Are you still baking bread at the moment? How are you managing? Have you got any suggestions for things I could try? Or got a fool proof pretty-quick-rising loaf recipe?

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Week off continues – baking and making, oh my

Posted by on Thursday 28 October 2010 in cooking, making, meta | 2 comments

My week off is racing by and I’m trying to stay off my computer as much as possible because it’s like a black hole for my doing stuff energy…

Yesterday was less productive than Monday & Tuesday – a long-long-long-awaited trip to the hairdressers (which made me feel more detached from mainstream society than ever!) and then into Bradford city centre to go to the wonderful Texere Yarns & around the charity shops at Ivegate. I bought some band-less but otherwise perfect balls of tweedy yarn from their £1 bin – and started to turn it into a pair of slippers last night. I’m about three-quarters of my way through my first one at the moment – can’t wait until they’re finished as they already feel snuggy and warm!

Today I’ve mostly been playing with water and flour – I started making a papier mache chicken shaped moneybox this morning (hopefully will be dry enough for a second layer this evening) and this afternoon, I’ve been baking, including making Atomic Shrimp’s Honey-glazed Fennel Seed crackers. They’re currently resting before baking – another “can’t wait until they’re done”, they smell ace! I’ve had a lot of fun making them too – will definitely make them again and post my own recipe variations here soon.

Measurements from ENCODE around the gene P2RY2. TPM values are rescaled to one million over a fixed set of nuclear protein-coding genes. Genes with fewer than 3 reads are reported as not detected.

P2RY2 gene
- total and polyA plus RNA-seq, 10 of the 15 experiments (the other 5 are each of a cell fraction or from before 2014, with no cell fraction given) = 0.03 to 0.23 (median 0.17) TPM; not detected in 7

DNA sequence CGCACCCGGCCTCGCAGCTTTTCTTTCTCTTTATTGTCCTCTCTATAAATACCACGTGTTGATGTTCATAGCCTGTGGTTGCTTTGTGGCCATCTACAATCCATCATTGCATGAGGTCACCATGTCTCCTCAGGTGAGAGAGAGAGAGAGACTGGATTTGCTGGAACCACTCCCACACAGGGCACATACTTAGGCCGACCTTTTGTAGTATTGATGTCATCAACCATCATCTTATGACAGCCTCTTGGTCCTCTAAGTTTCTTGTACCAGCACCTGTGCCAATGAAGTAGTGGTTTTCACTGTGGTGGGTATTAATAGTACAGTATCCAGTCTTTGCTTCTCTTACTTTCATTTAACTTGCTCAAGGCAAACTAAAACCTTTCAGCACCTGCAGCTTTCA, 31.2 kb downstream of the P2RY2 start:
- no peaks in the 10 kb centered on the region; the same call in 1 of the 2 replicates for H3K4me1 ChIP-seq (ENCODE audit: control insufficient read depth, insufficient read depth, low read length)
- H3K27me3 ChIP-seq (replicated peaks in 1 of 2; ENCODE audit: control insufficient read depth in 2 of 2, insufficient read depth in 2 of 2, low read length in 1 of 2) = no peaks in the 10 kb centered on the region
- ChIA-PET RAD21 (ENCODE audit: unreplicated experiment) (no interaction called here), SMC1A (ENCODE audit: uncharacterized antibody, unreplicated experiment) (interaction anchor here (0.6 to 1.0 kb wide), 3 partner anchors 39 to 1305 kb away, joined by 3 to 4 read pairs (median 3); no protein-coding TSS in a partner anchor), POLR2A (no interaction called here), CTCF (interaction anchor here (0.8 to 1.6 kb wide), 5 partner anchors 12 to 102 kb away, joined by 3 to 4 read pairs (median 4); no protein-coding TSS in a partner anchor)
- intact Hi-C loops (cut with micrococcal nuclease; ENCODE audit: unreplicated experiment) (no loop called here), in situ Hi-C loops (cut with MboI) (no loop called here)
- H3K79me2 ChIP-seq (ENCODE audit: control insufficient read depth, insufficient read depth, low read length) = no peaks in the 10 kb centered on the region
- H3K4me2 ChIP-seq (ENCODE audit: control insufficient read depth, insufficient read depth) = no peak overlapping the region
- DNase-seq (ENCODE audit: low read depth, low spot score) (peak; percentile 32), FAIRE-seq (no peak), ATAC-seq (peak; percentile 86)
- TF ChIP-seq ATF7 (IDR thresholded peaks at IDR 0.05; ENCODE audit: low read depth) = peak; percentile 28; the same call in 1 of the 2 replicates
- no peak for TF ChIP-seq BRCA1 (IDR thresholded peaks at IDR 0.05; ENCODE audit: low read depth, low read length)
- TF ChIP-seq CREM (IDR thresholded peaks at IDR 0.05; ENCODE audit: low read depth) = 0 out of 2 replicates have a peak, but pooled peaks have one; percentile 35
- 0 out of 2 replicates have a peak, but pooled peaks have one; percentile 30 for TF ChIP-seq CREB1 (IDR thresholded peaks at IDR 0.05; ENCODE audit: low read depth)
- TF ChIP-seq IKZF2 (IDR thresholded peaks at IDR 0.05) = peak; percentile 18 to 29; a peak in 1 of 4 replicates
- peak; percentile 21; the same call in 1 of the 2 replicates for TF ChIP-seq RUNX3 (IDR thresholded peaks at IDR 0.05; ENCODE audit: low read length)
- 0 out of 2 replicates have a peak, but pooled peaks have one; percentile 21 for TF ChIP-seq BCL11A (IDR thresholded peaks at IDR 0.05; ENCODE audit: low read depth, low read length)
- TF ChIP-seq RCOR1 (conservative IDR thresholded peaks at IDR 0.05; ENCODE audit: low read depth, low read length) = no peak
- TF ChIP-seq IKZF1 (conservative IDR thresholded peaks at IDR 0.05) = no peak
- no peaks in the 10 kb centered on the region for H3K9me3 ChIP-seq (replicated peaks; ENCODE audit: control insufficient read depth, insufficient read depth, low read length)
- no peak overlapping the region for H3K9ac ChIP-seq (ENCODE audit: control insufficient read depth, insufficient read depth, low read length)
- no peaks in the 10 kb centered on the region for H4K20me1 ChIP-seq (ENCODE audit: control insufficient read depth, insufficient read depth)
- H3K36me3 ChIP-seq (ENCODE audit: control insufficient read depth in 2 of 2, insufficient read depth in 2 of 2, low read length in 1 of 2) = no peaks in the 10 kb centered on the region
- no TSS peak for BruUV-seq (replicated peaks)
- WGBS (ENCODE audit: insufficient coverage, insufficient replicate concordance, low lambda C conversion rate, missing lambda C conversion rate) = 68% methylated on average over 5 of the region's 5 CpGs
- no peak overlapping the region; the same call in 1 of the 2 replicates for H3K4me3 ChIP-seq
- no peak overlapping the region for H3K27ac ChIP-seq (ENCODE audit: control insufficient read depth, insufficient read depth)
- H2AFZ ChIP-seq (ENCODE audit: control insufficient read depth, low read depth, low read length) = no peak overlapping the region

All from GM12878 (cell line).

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Week off fun: apple pressing, egg pickling, bread baking & bean bag making

Posted by on Tuesday 26 October 2010 in charity shopping, cooking, making, preserving | 0 comments

Hurrah! My week off has started well.

Last week was a busy one – working as usual during the day, then in the evenings, Tuesday through to Sunday, I was at Bingley Little Theatre for one reason or another (mostly rehearsals/show nights for the weekend’s studio productions). That ate into my fun making-and-doing time somewhat so I’m glad I’ve got the week off this week to catch up on fun stuff.